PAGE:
The British Invasion is here! No, not music...microcontrollers! New to the USA is the newest and easiest way to learn programming and electronics - the BBC micro:bit.
Designed specifically for kids and beginners, the micro:bit is a pocket-sized computer that you can code, customize and control to bring your digital ideas, games and apps to life. It’s a small, code-able device that is a non-intimidating introduction to programming and making – switch on, program it to do something fun – wear it, customize it, develop new ideas.
The micro:bit platform combines the 'bit, a pocket-sized coding device featuring several sensors and LEDs, with an awesome website full of coding examples and projects. Start out with the video tutorials, then check out the ideas page to get creative. From making your own games to taking selfies, the possibilities are endless!
This is an individual micro:bit with no batteries or cables. For the popular micro:bit Go Bundle which includes batteries, battery holder, and USB cable, click here.
The micro:bit is based off of the nRF51822 microcontroller, which has built in Bluetooth LE radio. There are two programmable buttons that can be used to control games, send a radio message, activate the display, etc. The micro:bit can detect motion (using an accelerometer) and tell you which direction you are heading in (using a magnetometer/compass chip). On the bottom is an expansion port, with 5 alligator-clip friendly pads and additional card-edge contacts for 19 total I/O pins. Each of these sensors, inputs, and outputs, is completely programmable via easy-to-use software that can be accessed from a PC, laptop, tablet, or mobile. You can use MakeCode/PXT blocks or micro Python to start your programming adventure. Advanced programmers can graduate to mbed for super-powerful C or C++ programming.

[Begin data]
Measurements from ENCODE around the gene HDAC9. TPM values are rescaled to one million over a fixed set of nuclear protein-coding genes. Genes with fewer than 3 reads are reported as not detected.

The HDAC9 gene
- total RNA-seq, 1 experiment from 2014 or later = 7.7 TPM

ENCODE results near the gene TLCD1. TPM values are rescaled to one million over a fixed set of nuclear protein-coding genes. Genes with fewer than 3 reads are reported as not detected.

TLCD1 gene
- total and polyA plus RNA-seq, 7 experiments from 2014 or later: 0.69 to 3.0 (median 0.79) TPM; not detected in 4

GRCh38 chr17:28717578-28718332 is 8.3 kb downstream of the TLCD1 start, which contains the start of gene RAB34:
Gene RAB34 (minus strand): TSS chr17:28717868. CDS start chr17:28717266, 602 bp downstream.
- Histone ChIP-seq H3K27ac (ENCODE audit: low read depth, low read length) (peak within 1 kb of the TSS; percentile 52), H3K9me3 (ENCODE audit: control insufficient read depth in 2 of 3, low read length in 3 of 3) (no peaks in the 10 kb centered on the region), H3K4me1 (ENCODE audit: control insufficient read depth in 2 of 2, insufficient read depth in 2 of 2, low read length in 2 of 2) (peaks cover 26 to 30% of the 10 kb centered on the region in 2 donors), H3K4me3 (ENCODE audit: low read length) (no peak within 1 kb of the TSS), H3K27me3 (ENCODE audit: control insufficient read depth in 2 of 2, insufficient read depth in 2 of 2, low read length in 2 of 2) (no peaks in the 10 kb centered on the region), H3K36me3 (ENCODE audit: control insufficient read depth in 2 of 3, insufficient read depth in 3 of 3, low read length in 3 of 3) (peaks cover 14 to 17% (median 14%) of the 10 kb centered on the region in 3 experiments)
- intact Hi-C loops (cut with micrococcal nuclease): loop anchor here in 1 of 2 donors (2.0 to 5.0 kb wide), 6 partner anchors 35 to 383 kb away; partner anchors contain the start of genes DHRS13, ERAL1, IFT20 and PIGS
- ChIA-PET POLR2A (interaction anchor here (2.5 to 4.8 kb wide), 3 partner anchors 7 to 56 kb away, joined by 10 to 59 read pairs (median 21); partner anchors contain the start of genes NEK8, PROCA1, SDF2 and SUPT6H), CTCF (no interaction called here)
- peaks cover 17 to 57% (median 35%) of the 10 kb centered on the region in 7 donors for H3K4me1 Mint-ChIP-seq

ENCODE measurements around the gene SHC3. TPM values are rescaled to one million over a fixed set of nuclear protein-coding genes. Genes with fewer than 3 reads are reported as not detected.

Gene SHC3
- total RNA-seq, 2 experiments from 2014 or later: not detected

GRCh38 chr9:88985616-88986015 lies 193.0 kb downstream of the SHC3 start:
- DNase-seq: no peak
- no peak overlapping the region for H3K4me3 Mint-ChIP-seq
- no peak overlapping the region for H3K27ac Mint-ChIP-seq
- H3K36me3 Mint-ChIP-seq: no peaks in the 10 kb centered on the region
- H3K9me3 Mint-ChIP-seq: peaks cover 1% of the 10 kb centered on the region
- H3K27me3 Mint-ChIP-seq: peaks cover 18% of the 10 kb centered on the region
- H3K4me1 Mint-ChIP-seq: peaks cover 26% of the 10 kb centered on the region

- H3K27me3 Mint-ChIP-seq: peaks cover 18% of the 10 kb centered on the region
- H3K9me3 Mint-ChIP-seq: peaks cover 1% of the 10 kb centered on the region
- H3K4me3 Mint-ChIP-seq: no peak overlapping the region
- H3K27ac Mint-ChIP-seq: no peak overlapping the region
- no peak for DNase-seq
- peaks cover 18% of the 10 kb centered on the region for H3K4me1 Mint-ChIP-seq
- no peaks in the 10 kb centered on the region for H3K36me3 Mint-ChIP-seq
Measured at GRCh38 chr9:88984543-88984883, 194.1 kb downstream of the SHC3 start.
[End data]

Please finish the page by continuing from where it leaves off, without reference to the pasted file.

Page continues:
If you’re new to coding and hardware, then the micro:bit is a great place to start. It’s incredibly easy to use and a perfect platform to help you leapfrog onto other microcontrollers and computers such as Circuit Playground, Arduino, Feather, or even Raspberry Pi. If you're looking for a slightly bigger head start, check out the micro:bit Go Bundle, which includes some AAA batteries + holder and a micro USB cable.
For more information, visit http://microbit.org/